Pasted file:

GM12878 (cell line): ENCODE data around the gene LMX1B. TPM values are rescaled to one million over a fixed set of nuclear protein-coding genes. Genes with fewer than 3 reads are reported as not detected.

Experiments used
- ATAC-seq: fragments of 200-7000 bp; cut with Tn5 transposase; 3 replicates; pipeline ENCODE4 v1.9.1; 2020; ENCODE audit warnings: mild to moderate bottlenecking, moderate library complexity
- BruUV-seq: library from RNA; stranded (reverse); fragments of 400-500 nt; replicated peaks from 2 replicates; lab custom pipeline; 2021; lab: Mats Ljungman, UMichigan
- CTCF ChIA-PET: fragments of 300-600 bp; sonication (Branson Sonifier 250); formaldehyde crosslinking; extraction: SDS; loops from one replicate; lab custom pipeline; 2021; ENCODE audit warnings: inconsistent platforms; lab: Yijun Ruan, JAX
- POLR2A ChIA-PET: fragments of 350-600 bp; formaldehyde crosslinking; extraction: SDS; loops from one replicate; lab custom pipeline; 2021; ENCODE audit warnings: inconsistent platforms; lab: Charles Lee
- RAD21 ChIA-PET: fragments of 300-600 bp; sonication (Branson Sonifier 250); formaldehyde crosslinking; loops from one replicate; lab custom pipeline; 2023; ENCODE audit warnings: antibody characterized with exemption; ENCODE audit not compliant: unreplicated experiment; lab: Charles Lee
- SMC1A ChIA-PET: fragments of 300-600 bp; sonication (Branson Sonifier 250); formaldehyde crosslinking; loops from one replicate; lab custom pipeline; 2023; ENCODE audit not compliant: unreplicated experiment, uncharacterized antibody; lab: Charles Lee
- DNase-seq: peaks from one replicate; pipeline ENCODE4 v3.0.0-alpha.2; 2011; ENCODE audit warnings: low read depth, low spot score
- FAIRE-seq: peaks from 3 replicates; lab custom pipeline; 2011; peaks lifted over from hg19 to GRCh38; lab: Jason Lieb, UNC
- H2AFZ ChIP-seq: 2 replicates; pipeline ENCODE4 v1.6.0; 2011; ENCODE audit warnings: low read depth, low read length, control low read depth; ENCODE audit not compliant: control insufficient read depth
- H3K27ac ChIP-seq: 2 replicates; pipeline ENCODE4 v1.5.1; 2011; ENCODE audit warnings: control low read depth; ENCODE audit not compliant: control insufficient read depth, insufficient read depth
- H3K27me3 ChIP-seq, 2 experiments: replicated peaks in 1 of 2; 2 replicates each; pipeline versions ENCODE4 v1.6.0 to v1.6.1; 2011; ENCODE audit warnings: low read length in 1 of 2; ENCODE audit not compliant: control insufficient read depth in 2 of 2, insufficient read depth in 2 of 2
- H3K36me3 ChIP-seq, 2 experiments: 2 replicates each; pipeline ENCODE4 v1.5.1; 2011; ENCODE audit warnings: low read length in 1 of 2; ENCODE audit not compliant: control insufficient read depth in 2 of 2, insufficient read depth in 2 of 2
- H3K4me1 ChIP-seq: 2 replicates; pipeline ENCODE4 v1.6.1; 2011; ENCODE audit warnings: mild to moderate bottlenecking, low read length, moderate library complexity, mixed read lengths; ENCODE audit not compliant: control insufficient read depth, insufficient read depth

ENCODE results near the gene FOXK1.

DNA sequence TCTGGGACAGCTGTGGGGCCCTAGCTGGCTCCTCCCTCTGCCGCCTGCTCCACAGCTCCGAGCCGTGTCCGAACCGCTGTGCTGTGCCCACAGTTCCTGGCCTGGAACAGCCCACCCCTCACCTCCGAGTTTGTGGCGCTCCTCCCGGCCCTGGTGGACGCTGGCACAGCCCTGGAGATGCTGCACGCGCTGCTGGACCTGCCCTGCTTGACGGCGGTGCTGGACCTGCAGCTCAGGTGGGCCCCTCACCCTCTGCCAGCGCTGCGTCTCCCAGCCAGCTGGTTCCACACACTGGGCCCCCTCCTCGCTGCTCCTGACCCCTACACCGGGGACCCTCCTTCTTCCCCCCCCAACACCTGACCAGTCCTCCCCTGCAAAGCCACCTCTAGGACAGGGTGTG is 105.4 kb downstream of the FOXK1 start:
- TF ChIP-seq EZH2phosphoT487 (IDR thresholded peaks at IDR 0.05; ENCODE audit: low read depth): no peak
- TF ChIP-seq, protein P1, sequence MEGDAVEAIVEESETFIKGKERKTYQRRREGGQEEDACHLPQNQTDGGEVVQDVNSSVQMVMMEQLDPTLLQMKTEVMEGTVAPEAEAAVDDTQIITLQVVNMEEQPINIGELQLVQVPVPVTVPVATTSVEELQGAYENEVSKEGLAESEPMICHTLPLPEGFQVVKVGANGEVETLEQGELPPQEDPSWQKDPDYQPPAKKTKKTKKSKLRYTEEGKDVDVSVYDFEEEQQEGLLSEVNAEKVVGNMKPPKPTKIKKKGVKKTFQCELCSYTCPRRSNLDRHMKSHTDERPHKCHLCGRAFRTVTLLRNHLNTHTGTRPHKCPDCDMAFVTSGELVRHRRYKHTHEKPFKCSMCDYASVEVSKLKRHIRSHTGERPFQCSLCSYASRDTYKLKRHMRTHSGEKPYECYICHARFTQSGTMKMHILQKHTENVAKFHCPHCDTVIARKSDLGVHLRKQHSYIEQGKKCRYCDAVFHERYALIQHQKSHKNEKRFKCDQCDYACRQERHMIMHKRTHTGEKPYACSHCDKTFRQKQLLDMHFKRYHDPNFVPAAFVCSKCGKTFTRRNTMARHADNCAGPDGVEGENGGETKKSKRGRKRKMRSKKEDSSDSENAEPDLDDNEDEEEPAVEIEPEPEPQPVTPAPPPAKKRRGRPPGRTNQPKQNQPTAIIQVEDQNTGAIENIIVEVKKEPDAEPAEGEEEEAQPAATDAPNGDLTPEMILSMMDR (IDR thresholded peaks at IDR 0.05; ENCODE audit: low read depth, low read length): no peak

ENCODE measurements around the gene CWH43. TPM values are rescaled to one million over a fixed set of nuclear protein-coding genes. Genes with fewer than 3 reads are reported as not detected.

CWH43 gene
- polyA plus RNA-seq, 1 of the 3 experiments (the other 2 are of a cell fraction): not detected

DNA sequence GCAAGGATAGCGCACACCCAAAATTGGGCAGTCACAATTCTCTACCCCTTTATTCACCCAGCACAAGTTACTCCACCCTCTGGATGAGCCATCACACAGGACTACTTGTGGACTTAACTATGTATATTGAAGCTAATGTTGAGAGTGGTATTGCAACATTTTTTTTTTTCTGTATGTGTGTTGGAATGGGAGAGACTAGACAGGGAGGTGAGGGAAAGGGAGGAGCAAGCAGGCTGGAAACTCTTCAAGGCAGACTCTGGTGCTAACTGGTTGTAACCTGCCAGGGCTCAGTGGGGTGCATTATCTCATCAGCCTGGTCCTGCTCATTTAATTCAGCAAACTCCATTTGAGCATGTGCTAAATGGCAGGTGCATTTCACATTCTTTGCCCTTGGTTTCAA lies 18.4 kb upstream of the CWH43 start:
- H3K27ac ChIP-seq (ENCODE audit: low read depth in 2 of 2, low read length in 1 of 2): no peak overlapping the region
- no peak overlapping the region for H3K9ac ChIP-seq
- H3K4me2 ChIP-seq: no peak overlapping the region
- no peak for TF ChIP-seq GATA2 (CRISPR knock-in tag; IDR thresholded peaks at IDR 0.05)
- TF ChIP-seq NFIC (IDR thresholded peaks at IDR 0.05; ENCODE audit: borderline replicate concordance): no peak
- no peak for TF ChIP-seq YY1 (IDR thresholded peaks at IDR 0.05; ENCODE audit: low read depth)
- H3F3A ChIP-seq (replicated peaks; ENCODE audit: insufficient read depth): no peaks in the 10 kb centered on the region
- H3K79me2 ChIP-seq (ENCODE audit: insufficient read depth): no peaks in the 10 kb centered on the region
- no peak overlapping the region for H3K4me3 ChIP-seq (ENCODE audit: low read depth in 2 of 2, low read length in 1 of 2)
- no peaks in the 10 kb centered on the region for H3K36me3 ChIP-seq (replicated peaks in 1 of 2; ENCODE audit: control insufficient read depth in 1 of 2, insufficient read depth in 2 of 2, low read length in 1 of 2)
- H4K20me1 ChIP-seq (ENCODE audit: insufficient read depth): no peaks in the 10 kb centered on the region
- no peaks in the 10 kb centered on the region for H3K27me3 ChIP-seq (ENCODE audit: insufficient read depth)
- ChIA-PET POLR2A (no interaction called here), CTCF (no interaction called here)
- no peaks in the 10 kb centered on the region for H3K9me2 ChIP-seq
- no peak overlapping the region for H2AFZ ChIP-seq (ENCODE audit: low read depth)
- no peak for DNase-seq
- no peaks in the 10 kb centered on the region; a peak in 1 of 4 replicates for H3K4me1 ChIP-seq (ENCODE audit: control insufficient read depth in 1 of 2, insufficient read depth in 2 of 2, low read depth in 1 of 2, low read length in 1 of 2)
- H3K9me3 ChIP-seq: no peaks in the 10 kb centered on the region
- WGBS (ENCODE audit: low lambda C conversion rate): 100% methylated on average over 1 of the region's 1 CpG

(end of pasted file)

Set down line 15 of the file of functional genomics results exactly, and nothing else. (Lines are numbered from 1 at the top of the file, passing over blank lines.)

- H3K4me1 ChIP-seq: 2 replicates; pipeline ENCODE4 v1.6.1; 2011; ENCODE audit warnings: mild to moderate bottlenecking, low read length, moderate library complexity, mixed read lengths; ENCODE audit not compliant: control insufficient read depth, insufficient read depth